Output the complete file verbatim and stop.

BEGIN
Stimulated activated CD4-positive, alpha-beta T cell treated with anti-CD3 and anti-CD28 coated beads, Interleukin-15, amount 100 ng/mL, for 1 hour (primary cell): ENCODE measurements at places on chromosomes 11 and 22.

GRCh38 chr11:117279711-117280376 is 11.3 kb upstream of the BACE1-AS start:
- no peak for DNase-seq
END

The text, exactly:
Stimulated activated CD4-positive, alpha-beta T cell treated with anti-CD3 and anti-CD28 coated beads, Interleukin-15, amount 100 ng/mL, for 1 hour (primary cell): ENCODE measurements at places on chromosomes 11 and 22.

GRCh38 chr11:117279711-117280376 is 11.3 kb upstream of the BACE1-AS start:
- no peak for DNase-seq